MacDonald was one of the three hopefuls profiled by the Guardian last month in a short documentary called “If I Die On Mars.” His appearance as a nerdy physicist led people to compare him to The Big Bang Theory‘s Sheldon Cooper, which he cheerfully acknowledged in his vlog response a few days later. But while there are similarities—he’s a scientist, he can recite pi up to 90 digits, he’s not interested in sex—he’s hardly the socially awkward stereotype these Sheldon comparisons suggest. Remember, Mars One is specifically looking for people with mental and emotional resilience and the ability to work as a team, which is why so many of the Mars 100 seem so relentlessly upbeat and optimistic.
You can follow MacDonald on Twitter at @martiancolonist and on YouTube under the same username, where he regularly posts interviews, vlogs, and hosts in Q&As about Mars. Here he is quizzing Dr. Norbert Kraft, the head of Mars One’s astronaut selection committee, on how the selection process works and how the training program will proceed over the coming years.
Sonia Van Meter
American political consultant Sonia Van Meter is one of the most prolific candidates, appearing on talk shows and being interviewed by everyone from Time magazine to the Daily Dot. This is partly because she’s great at handling the media, but also because many outlets are obsessed with her status as a married woman with stepchildren. Larry Wilmore satirized this when she appeared on The Nightly Show, asking, “Why do you hate your kids?”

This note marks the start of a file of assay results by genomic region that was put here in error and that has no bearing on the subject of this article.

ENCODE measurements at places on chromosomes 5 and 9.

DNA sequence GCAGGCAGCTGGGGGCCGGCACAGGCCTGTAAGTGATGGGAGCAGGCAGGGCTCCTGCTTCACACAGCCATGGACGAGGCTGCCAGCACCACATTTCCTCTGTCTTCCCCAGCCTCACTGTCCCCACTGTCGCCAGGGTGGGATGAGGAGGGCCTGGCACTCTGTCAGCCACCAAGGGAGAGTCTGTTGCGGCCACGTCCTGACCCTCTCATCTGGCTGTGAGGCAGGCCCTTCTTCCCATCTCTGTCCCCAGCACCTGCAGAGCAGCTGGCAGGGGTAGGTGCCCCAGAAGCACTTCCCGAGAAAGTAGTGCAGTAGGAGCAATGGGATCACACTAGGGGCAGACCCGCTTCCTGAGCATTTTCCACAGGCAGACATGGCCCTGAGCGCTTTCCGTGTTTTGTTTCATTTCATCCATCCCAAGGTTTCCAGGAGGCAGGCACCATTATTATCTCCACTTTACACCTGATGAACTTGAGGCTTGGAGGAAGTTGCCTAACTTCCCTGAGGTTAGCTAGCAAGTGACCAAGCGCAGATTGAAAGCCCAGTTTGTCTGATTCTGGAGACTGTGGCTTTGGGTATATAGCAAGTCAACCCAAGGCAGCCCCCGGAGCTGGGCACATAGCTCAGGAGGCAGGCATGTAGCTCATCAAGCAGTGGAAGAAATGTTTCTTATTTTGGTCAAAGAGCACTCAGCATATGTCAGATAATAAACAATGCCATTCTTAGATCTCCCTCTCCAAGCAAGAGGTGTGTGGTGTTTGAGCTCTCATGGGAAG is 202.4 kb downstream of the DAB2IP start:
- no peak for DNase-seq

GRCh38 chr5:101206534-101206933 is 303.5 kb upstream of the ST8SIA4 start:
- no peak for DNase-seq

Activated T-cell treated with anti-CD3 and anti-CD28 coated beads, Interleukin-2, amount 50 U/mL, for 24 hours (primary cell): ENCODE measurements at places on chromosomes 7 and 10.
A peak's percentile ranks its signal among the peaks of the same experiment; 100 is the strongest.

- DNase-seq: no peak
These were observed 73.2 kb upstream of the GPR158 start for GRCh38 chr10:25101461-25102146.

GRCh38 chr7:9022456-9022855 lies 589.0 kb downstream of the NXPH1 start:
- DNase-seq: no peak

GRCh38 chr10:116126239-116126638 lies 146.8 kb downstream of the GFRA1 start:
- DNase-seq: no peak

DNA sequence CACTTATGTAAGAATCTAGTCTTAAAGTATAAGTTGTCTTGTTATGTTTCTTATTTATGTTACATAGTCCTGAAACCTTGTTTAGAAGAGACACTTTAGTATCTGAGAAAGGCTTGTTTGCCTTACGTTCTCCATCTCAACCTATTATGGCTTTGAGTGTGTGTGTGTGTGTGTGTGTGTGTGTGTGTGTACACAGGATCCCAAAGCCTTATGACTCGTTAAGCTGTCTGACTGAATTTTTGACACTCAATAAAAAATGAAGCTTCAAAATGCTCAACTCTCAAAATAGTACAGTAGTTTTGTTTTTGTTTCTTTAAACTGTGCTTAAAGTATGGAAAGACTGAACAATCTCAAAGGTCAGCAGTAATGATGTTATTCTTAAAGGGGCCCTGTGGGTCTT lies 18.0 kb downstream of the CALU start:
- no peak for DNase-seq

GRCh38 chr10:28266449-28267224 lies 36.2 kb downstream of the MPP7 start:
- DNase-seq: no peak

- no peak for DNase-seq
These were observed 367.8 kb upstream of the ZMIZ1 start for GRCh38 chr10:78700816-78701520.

Even though there are plenty of other parents in the Mars 100 shortlist, there seem to be precious few TV segments quizzing male candidates about leaving their families behind. Moms, on the other hand, are deemed far more newsworthy.
The BBC ran an article last year titled “Wife on Mars: A Love Story,” interviewing Van Meter and her husband. It simultaneously covers one of the most fascinating topics relating to Mars One—the decision to abandon traditional human relationships in favor of scientific enterprise—and highlights the very different ways male and female participants are likely to be treated by the media. Luckily, Van Meter already seems up to the task of changing the subject, usually bringing the conversation round to the inspirational nature of the Mars One mission.
American DIY enthusiast Cody Reeder submitted one of our favorite Mars One applications, hanging upside down for most of his video statement. According to his profile, he grew up in an off-grid ranch in Utah, and his YouTube channel proves that he’s already obsessed with the kind of survival skills an astronaut might need to stay alive on Mars. He’s made videos about everything from beekeeping to inventing home-made vacuum containers to building his own greenhouse.